Comfort

I take comfort in the strangest of things. Things that terrify people, send men running for the hills, choke and sicken regular folks.

I take comfort in second hand smoke

In the 90’s my family would have holidays at my grandma’s house. The kitchen was for the grown ups, the living room for the kids, and the basement for the teenagers. I was about 12, on the cusp. My cousins and siblings were about 16 and 17. They all took their meals downstairs to the basement, lit up cigarettes, ate, and cussed. I didn’t really have a section in the house, I didn’t want to eat with the babies, so I hovered around the cool kids in the basement. I remember walking downstairs was like walking into a grey cloud of tobacco smoke. It was thick. You couldn’t see straight through it. It smelled glorious. Rich. Cool.

Today when all my friends bat away the smokers’ cloud on the way inside the bar I pause for a moment and take a deep breath and picture a hazy basement. Near the back I see a single light bulb hovering above a round table. Loud teenagers sit around in old, lime green chairs. Silhouettes of the cool kids with little orange cherries glowing at the ends of their arms. I can hear laughter and F-bombs dropping left and right.

I take comfort in heavy metal music

My favorite thing I owned in the whole entire world was a Samsung 5.1 surround sound system that a friend gave me in college. I could own nothing but those speakers and still be happy. A lot of people love heavy metal, but my application is unusual. When I was stressed out, when I hated my job, when I hated my life, when anything weighed heavily on me, I would put on Slipknot, turn it up loud, and sink into my couch. The thundering double bass, the screaming vocals, the distorted guitar riffs, I soaked it all in. The sound waves were like little pillows bumping against me. I sat engulfed in it, like a little piece of fruit inside a jiggly cup of jello, listening to the pandemonium. And I smiled.

I take comfort in single moms

“You and the baby mommas,” a friend said to me. “They come to me! What am I supposed to do?” I said. It’s true and it’s not. Sure, single moms do seem to like me. But I think it’s because I have a soft spot for them. I don’t just like single moms for being single moms; but good single moms. The single moms that when I ask them their plans tomorrow, and then I see the look they give me, slightly anxious like please don’t run away from me when she says, “But I have the baby.” And I know she isn’t trying to dump her baby on someone else for the night. Or go out and get drunk when she has a responsibility as a mom. And I’m enchanted. I’m fucking enchanted by her momness. She wants to be a good mom. And she’s beautiful. Just like that.

I’ll never forget, I went to see a single mom and honestly I just thought she was a hot mom I was going to bang. A dumb one, too, for getting knocked up so young and with someone who turned out to be a crazy person. But then I got to her house and I saw her be a mom. And it all came crumbling. My game. My cavalier attitude to using and leaving her. She put the kid to bed and we curled up on the couch together with a pack of Oreos and watched TV.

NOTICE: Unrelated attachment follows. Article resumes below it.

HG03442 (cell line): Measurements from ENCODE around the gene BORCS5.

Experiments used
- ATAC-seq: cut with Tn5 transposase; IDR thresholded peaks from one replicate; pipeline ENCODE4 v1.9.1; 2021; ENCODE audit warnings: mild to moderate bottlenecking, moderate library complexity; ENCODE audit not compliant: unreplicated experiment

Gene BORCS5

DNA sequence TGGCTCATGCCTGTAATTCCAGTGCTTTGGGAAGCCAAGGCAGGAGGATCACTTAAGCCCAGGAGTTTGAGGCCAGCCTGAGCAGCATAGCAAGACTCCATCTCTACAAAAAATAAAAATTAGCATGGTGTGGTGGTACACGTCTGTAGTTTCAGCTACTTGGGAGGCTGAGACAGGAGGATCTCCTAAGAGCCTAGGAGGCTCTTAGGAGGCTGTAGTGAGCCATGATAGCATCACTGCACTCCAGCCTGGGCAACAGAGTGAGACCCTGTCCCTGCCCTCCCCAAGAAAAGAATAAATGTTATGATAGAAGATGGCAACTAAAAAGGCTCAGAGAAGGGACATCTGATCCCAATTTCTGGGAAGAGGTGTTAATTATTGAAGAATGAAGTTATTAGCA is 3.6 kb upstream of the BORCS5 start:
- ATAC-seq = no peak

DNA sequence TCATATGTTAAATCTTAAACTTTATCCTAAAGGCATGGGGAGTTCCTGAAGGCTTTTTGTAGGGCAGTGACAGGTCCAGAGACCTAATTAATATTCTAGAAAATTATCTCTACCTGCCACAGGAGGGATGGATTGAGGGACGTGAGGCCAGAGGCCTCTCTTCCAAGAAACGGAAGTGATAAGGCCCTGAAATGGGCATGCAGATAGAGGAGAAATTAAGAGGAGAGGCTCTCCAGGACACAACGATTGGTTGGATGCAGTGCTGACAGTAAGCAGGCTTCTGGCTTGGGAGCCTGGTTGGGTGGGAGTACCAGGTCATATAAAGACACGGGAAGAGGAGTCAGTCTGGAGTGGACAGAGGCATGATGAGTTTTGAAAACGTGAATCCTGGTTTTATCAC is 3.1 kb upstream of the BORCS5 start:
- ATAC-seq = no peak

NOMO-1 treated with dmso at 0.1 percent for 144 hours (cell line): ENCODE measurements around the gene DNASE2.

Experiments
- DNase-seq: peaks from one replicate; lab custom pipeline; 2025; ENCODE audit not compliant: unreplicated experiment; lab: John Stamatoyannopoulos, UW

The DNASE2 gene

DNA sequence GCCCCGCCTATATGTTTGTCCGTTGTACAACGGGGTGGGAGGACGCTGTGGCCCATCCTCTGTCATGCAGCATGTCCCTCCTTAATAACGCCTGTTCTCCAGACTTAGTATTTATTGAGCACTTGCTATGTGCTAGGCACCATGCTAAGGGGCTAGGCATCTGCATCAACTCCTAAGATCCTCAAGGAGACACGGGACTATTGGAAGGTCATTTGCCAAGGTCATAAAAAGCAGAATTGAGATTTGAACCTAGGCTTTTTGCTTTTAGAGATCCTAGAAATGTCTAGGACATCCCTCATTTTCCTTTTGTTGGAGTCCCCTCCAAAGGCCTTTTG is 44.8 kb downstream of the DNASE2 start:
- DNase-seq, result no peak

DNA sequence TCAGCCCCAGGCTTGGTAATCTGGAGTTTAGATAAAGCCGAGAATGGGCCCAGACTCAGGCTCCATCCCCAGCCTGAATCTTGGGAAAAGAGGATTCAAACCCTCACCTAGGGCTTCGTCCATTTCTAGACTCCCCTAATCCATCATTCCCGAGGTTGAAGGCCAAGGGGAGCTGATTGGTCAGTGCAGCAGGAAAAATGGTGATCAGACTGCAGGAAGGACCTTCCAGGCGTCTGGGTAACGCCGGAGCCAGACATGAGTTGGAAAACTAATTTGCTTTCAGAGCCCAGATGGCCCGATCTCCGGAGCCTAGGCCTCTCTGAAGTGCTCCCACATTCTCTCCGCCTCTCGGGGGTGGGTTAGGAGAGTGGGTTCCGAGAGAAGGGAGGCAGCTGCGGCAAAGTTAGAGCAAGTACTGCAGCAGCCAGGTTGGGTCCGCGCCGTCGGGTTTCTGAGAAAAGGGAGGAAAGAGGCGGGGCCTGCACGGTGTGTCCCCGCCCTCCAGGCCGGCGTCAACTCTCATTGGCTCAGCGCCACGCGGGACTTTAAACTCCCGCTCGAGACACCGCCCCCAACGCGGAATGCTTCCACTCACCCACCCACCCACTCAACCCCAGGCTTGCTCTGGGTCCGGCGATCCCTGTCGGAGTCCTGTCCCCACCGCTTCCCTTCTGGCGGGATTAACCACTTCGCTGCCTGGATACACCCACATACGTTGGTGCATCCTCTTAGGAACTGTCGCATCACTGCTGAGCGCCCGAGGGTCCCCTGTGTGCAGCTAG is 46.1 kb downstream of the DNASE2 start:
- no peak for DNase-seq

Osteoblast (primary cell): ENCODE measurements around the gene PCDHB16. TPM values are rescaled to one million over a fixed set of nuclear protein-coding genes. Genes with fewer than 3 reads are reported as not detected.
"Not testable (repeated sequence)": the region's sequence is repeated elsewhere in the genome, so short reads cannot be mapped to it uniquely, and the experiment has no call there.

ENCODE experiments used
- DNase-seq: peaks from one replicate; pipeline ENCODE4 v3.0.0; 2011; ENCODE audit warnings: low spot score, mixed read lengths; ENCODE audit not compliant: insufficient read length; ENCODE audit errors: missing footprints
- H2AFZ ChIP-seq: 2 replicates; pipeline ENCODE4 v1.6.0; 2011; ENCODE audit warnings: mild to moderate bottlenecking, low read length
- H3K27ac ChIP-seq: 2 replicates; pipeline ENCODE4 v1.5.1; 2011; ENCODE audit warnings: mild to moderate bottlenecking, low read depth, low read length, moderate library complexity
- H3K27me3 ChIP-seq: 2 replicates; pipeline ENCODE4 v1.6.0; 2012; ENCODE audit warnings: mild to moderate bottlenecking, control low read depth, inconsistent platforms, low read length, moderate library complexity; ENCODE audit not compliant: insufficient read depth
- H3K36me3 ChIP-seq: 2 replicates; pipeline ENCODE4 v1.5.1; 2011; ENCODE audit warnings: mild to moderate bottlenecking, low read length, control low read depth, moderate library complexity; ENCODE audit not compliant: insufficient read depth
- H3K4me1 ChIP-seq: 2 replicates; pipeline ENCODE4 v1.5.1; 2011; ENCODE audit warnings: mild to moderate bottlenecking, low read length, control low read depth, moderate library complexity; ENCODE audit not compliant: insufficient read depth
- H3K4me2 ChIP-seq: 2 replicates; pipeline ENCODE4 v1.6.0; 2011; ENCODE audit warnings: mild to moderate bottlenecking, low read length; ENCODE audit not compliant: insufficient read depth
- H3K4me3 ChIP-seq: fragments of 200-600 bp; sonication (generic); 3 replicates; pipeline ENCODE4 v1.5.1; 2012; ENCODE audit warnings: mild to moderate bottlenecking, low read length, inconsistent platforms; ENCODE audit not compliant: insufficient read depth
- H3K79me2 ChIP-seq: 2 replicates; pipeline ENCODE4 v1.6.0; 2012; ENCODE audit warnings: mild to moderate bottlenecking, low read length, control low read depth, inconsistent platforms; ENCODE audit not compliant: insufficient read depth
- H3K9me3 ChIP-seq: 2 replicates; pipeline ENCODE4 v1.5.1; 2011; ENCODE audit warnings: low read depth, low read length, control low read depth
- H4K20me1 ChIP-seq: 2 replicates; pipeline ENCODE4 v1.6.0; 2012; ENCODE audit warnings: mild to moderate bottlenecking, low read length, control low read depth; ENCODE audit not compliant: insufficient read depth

I take comfort in dependence

“Who’s the bitch? I’ll kill her.” Music to my ears. How nice would it be for someone to want me so badly? How neat would it be to be so crucial for someone’s survival? So paramount to their happiness? How lovely would it be for an ex to appear out of nowhere and beat the shit out of my new date screaming, “He’s my man! He’s my man!” It would make me feel pretty special. Important. I’ve heard it suggested. But so far it’s all talk. Everyone is dispensable. Everyone moves on. Including me.

I take comfort in drug addicts

The erratic behavior someone displays after taking a bump, or a hit of whatever, is endearing to me. The tweak, the speed, the haste. The flowing of “brilliant” ideas. The urge to constantly get something off their chest. The “I love you, man’s.” The need to GET SHIT DONE. RIGHT NOW. I love it. I’m not afraid of their wild temperament. I don’t get angry at their helpless and suicidal confessions. I love them more for it.

Drugs feel like home. I grew up with them. My family found out I knew how to do math and vowed that I would be sheltered forever. So they lied to me. Every day. About everything. They had good intentions. But I know right away, to this day, when someone has had a hit of something. I know before most people. And I feel at home.

Some in my family feared I would be a wasted talent; another addict squandering my gifts. Luckily I never took to addiction. I actually enjoy my gifts. I enjoy sitting here in front of the keyboard typing random thoughts for you to gawk at and think, “what the fuck?” But I know I’m not a special snowflake.

I know someone somewhere will read this and think, “Holy shit. Me too, dude. Me too…”

If you enjoy my musings on life and relationships make sure you check out my novel, Hang-Ups and Hangovers. Buy now.

About the Author Kyle Milligan

I'm Kyle Milligan, I write New Adult Books that don't suck. i.e. The Hang-Ups and Hangovers series. I like to write about the challenges of being a single twenty-something in today's hookup culture. My blog offers Dating Advice For Men.

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